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Making mistakes in the classroom

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In every classroom mistakes are inevitable - we're human after all. Some common mistakes that students are likely to make can actually hinder their learning and growth in class. It's not a crime to make a mistake and, in fact, you can learn and become inspired through mistakes. It's all how you view the concept of making them. Making a lot of deliberate mistakes to garner attention does not lend to a positive atmosphere, but holding back in confused bewilderment to the point of shutting down mentally, all for the sake of not making a mistake, is counterproductive.

The learning environment encourages making mistakes because it's a physiological fact that making mistakes actually helps fire those precious synapses in your brain that cause the electrical circuits to bring about creativity and innovation.

One mistake students make is to refrain from asking for help from the teacher or other students because they fear they will appear not up to pare with the others. Students are in school to learn and to get help, so students will inspire confidence in their abilities by speaking up when they are in trouble. They will also signal that they are to be trusted because they are not afraid to speak up if they don't understand something.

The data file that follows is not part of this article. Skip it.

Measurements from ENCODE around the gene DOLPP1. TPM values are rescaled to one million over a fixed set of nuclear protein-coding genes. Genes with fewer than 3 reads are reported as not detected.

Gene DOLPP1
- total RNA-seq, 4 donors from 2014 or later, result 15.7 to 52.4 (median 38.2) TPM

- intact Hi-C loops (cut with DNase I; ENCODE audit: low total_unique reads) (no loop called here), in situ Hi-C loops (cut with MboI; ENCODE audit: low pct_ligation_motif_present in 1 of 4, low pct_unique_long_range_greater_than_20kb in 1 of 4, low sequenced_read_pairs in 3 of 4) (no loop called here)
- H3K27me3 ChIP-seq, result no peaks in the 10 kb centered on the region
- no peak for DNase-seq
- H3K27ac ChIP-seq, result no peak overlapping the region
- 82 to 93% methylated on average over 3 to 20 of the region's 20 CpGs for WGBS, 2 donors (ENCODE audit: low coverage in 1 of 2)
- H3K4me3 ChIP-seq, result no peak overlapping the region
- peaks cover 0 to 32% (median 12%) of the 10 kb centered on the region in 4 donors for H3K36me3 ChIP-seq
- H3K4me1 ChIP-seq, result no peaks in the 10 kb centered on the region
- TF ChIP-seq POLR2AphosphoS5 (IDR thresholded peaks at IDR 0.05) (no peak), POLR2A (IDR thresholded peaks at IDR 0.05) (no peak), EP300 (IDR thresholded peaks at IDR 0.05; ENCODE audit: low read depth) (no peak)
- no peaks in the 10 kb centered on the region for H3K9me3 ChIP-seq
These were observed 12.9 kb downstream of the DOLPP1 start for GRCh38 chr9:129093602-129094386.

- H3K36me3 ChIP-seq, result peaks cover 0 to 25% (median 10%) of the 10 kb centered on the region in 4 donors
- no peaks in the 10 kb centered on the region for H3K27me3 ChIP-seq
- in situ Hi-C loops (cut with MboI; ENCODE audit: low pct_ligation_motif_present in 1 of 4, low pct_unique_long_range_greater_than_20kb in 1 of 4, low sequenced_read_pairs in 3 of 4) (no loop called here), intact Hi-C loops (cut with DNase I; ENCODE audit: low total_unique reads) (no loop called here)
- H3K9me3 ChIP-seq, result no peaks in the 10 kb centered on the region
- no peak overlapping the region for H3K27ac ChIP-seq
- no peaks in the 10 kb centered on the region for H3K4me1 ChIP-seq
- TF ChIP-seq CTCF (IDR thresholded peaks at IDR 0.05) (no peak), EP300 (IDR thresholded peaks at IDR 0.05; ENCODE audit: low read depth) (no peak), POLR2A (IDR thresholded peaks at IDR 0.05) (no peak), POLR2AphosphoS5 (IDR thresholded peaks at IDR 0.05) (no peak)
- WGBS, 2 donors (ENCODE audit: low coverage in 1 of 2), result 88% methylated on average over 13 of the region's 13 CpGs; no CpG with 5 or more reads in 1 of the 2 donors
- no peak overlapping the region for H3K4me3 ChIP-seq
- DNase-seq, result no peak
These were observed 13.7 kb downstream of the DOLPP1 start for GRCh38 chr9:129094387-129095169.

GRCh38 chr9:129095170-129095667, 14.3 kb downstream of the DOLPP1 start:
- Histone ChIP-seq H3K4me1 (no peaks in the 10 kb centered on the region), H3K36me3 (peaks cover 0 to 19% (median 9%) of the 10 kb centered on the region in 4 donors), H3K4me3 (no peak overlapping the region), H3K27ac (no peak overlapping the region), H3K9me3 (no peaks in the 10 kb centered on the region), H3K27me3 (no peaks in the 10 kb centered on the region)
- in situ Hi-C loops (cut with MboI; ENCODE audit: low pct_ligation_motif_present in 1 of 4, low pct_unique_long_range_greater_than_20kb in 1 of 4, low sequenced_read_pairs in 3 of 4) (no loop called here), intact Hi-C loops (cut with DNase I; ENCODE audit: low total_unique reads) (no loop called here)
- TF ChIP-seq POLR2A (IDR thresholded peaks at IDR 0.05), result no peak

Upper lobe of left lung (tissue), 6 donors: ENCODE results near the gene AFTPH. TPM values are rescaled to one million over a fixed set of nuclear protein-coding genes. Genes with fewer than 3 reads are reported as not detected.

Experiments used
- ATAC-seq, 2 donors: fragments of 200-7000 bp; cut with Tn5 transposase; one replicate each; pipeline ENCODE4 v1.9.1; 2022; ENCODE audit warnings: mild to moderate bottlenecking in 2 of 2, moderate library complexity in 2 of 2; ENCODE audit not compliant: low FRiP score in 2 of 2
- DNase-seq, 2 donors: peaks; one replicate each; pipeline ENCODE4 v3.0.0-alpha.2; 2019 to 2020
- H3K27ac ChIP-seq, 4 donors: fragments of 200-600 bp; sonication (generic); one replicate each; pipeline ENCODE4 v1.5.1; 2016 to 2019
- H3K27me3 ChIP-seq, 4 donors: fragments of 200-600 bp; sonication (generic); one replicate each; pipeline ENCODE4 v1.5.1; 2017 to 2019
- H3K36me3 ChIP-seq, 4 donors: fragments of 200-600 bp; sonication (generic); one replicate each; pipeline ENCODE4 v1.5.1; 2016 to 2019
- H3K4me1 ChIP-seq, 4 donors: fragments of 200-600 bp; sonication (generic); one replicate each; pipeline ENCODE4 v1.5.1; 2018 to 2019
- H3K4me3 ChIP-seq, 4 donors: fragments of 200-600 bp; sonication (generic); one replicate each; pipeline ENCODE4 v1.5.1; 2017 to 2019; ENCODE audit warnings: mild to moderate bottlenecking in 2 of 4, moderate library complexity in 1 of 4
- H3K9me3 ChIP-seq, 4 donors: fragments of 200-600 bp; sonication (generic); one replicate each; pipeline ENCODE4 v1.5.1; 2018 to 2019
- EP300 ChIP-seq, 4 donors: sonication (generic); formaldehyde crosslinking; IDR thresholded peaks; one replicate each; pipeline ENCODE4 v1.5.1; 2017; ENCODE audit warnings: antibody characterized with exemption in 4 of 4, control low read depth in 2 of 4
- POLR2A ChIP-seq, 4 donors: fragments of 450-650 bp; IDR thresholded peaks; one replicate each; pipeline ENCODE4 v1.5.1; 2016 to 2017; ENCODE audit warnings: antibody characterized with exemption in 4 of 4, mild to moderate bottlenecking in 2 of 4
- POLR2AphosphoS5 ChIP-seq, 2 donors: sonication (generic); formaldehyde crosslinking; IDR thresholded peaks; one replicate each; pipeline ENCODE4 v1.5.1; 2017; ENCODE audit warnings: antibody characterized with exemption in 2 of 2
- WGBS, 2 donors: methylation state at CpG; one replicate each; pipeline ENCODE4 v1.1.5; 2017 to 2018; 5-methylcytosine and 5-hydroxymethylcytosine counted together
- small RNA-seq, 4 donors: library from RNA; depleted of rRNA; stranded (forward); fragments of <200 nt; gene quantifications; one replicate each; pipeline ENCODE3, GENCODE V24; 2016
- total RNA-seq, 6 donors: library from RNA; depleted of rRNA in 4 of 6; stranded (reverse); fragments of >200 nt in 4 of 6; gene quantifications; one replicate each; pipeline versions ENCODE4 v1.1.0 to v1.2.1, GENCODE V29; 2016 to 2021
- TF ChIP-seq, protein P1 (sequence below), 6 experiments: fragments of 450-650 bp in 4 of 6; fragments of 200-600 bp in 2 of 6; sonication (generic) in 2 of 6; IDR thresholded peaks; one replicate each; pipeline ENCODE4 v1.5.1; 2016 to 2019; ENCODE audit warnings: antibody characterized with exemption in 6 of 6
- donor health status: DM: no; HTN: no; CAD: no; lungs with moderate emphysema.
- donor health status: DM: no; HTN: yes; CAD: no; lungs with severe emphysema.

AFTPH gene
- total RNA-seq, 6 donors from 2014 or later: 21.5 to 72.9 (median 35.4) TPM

Game playing, whether it is computer games, puzzles, or Math word problems help brain activity and will fire the synapses in the same way that exercise provides strength for muscles in the body. For example, doing Math problems helps to exercise the left hemisphere of your brain, while drawing and other kinds of artistic endeavors strengthen the right side of your brain. The key is to have balance in both hemispheres to make activities engaging and stimulating.

The kinds of mistakes that you don't want to repeat continuously are things like refraining from asking for help, having to be the center of attention, not admitting when you make a mistake so that you can correct it, insisting on having a bad attitude, not being able to handle feedback, and tattling or gossiping too much.

Students having generational sensibilities will also increase their level of success. Even in elementary school, and not in mixed generational classrooms, the students who have a sense of effective and respectful team playing in a cross generational setting will have a leg up in successful problem solving and solution-based strategies.

As a rule of thumb, don't worry about making mistakes when you are tackling something new that requires lots of steps and requires complex thought patterns. Making those kinds of mistakes can actually contribute to your learning process. The kinds of mistakes that you want to keep in check require these positive behaviors:

1. Acknowledge the mistake

2. Take responsibility and offer to fix fixable problems

3. Move on and go forward

4. Do the best you can

5. Don't let mistakes shake your confidence

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